Reporter 444, 6 December 1999
More than one in ten people with an artificial hip will need to have it replaced. The body's own defences are the culprits, breaking down surrounding bone and loosening the implant. With the number of younger people receiving synthetic joints on the increase, an unusual University partnership is working to keep artificial knees and hips working as long as they need to.
About one in a hundred people in the UK has a hip that started life in a laboratory. These artificial joints have a useful lifetime of about twenty years, before the biological reactions which defend the body from harmful infections cause too much damage and a replacement for the replacement is needed.
When the artificial joint rubs against itself, tiny particles of polyethylene or metal are produced. These bits of 'wear debris' are the same size as bacteria and provoke the automatic defences carried in the blood into aggressive action.
"The friction doesn’t do enough damage to the joints to affect their performance," said project leader Professor John Fisher. "We're talking, literally, about microscopic particles being generated. But they accumulate in surrounding tissue and that's when the problems start."
Professor Fisher, of mechanical engineering, has teamed up with immunologist Dr Eileen Ingham and senior clinical lecturer in orthopaedic surgery Martin Stone to develop new implant materials that do not produce this problematic debris.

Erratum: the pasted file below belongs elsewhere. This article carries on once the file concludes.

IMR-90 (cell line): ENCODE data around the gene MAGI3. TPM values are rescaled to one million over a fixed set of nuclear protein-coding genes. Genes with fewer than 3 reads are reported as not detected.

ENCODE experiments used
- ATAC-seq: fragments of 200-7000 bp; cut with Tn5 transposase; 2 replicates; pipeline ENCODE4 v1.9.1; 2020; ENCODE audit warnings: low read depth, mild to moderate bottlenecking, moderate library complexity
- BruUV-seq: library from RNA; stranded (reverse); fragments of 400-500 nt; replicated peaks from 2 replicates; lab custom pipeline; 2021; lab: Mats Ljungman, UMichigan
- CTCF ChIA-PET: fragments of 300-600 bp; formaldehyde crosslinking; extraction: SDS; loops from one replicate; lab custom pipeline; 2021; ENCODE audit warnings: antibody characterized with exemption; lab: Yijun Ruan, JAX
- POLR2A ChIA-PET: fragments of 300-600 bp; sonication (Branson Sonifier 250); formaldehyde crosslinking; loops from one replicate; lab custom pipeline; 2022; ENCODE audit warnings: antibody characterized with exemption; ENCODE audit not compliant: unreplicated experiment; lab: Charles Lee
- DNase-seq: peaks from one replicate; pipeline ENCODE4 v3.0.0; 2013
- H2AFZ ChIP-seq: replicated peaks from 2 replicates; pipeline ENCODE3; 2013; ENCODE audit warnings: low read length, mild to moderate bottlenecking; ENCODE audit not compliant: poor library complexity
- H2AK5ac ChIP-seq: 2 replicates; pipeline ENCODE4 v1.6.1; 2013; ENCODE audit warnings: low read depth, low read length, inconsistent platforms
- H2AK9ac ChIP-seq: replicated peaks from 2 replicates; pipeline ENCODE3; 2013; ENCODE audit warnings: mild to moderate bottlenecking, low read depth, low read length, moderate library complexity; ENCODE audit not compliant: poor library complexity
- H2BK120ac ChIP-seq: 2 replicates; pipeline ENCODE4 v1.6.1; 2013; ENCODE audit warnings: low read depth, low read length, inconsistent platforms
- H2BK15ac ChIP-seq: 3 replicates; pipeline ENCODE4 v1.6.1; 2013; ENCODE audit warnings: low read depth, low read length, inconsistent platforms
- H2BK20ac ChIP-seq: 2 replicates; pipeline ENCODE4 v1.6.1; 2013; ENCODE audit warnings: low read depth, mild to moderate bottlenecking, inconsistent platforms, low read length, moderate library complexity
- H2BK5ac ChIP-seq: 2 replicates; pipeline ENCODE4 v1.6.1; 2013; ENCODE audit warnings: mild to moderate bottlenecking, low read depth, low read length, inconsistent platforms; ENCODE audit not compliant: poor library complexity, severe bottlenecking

"For years researchers have been trying to overcome this problem by producing materials that wear less and produce less debris. In this project we are taking a different approach and looking at the biological interactions taking place and how these can be minimised," said Professor Fisher.
Dr Ingham said the problems begin when blood cells (called macrophages) target the tiny debris material. In their fruitless attempts to break the metal and plastic down they release cytokines - signal chemicals that call other cells to help fight off the intruders - and the whole region becomes inflamed. The cytokines also trigger a different kind of activity that eats away at patients' bones.
Osteoclast cells continually replace and repair bone, but the constant call to action issued by the overworked defences forces this reaction too far. The bones that surround the implanted hip are eaten away. The resulting cavities loosen the artificial joint, leaving it wobbly, painful and in need of removal. It can take up to twenty-five years for the situation to deteriorate to that stage, but the researchers can mimic it in a few days.
Professor Fisher is developing metal, polymer and ceramic materials that wear at different rates, and others that produce different shaped and sized particles when they rub against each other.
Dr Ingham then analyses the variety of biological reactions taking place in cultures of tissue cells grown in the laboratory.
Paradoxically, the solution may lie in materials that produce larger chunks of debris.
"The bone destruction is a direct result of the similarity in size between the particles and bacteria. The macrophage cells might not attack larger pieces as they would not appear to pose the same threat," said Dr Ingham.
The collaborative project is supported by one of the first of a brand new type of grant from the Engineering and Physical Sciences Research Council.
The £400,000 platform grant is intended to provide underpinning scientific support for a whole series of associated projects. Professor Fisher said a portfolio of twenty projects would be built on this foundation.
The researchers aim to produce a material that can be used to manufacture the next generation of longer-lasting artificial joints within the project's four-year lifetime. It will take more time, however, until they definitely know if they have cracked the problem.
"We are aiming to reduce the failure rate of joints that have been in people's bodies for twenty-five years," said Professor Fisher. "But, of course, it will take a quarter of a century for us to see the results."
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